SPOTLIGHT INTERVIEW: Joey Green

IMG_6961

Joey Green
Swim (Prod. By Herrvahl)
Joey Green x K.eYe.D
Girls Love Clothes (Prod. trash.goon)
Ozzie.
The Ave (Feat. Joey Green) (Prod. Ozzie Clarke)

TMN: When did you first start making music, and how did you decide that it was something you wanted to pursue full time?

Joey Green: I started in high school and decided that I wanted to take it seriously when I got to college.

TMN: Is there any significance behind the name Joey Green?

JG: No, not really. I didn’t really want a stage name and plus I like my name, so I went with it. I think it works for my music too because I pride myself on self-expression and genuineness. To me, it feels right because I know who I am and I’m happy with who I am.

TMN: Your last mixtape, Manifesto, was kind of our introduction to your laidback, lo-fi style. What was the recording process like for that project, and did you have any specific goals you set out to achieve with that mixtape?

JG: It was a very long process. I spent about a year and a half (on and off) working on it. A few months in, I had a lot of songs done for it but I wasn’t satisfied with any of them. I scrapped every single one and decided to start over, the only song from the bunch I kept was “Ric Flair.” Starting over was what the project needed, because I was able to go back to the drawing board and give it a better structure. I recorded all new songs over the summer, kept experimenting, and was introduced to lo-fi. The lo-fi sound was also new to me, but I fell in love with it–it’s so dope to me. My goal was to craft a cohesive project with a variety of tones and moods. I think I achieved that.

TMN: Who would you say your biggest influences are?

JG: My biggest influence is Kanye by far.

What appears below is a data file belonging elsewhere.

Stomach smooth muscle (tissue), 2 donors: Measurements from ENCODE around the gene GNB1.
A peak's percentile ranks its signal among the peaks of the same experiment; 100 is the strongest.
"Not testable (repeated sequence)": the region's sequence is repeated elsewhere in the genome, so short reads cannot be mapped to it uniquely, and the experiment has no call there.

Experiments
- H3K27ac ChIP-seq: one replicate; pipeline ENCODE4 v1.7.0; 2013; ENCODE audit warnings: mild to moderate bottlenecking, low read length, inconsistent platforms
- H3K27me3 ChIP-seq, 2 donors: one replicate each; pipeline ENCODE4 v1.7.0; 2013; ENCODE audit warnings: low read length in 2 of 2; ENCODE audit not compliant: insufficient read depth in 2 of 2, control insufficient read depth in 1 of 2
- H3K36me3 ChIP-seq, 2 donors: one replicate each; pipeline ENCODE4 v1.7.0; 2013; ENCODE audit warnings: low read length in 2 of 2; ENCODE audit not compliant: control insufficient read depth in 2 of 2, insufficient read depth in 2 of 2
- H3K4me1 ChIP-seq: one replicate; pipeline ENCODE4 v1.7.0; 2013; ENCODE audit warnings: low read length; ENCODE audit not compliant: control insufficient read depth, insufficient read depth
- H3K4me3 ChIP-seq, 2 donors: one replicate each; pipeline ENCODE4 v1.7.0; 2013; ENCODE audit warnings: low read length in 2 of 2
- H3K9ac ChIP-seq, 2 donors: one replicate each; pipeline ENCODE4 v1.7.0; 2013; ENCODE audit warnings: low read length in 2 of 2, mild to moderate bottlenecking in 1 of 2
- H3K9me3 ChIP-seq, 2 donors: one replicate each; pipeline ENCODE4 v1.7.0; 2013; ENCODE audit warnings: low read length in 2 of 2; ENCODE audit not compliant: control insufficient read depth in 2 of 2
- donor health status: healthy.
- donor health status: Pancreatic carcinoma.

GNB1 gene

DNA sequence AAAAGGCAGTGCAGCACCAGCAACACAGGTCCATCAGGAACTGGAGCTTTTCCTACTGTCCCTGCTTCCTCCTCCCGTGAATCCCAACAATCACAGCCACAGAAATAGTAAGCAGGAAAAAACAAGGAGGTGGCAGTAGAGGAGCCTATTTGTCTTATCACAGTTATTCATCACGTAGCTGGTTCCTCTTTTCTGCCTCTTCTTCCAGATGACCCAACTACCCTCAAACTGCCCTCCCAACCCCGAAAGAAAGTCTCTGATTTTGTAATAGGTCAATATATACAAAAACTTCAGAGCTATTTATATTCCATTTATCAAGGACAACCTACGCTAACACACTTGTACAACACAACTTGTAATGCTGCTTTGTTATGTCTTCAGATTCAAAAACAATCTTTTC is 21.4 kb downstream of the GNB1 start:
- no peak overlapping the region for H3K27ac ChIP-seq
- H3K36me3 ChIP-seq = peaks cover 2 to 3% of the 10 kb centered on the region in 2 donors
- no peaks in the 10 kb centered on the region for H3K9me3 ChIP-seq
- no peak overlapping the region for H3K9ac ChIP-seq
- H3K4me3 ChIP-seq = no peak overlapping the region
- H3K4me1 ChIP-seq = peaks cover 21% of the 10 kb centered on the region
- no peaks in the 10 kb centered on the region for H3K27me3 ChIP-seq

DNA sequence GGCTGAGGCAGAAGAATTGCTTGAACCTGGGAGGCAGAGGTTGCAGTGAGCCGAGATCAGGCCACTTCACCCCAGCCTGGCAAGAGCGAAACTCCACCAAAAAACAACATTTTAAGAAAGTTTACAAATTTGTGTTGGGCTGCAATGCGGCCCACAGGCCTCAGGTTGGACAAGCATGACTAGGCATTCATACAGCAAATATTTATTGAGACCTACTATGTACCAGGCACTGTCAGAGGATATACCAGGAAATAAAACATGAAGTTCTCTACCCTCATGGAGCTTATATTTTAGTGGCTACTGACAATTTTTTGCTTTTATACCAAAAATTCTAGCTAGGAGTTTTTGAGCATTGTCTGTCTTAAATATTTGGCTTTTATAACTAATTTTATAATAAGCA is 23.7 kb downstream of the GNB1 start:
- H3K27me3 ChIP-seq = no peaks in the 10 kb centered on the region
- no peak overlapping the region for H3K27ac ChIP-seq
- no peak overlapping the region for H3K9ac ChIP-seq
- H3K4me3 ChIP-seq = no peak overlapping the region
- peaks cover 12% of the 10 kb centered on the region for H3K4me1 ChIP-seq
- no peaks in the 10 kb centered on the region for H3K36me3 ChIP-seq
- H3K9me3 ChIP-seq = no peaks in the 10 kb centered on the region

TMN: The DMV has seen a huge influx of talent lately from names like GoldLink, Chaz French, DP, D.R.A.M., etc. What are your thoughts on the growing hip-hop scene in your area?

JG: I think it’s great and it’s good to see to see my area coming up. There’s so much talent from here. DC is heavily overlooked as far as sound goes, but with the talent we have here, that will change in due time. With that being said, this area isn’t too keen on supporting one another either. If artists from here could put their egos to the side and stray away from trying to bring each other down, we could make so much noise.

TMN: You’ve had quite a few collaborations with K.eYe.D over the past few months, and we hear you have a joint EP coming up soon between you two. Can you tell us what to expect from that project?

JG: Yes! K.eYe.D and I are working on a joint EP. We don’t have a title for it yet, but you can expect nothing but good vibes honestly. eYe is like a big brother to me and we clicked from the jump. This project will reflect our personalities as well, but of course I don’t wanna give too much away.

TMN: What else can we expect from Joey Green in the coming months?

JG: More flows from me for sure! I can’t sit still for too long so I’m always plotting on what I wanna cook up next. I’m looking to do more visuals as well. I storyboarded and co directed my “Beyond” music video, shout out to the director DanSam too!

TMN: If you could be any video game character, who would it be and why?

JG: Aiden Pierce from Watch Dogs, no hesitation. He hacks into any and everything with his cell phone. One minute he’s detonating explosives, the next minute he’s causing a blackout with a single tap. That’s a bad mothafucka right there (laughs).

TMN: What’s one quality you think you share with a ninja?

JG: We move in silence, but make our presence felt at the right time.

We’d like to thank Joey for graciously agreeing to be our first Hip-Hop Dojo spotlight artist. And now without further ado, we’d like to present to you our February 2015 playlist!  

Check out the full Hip-Hop Dojo Playlist after the jump!

Related items: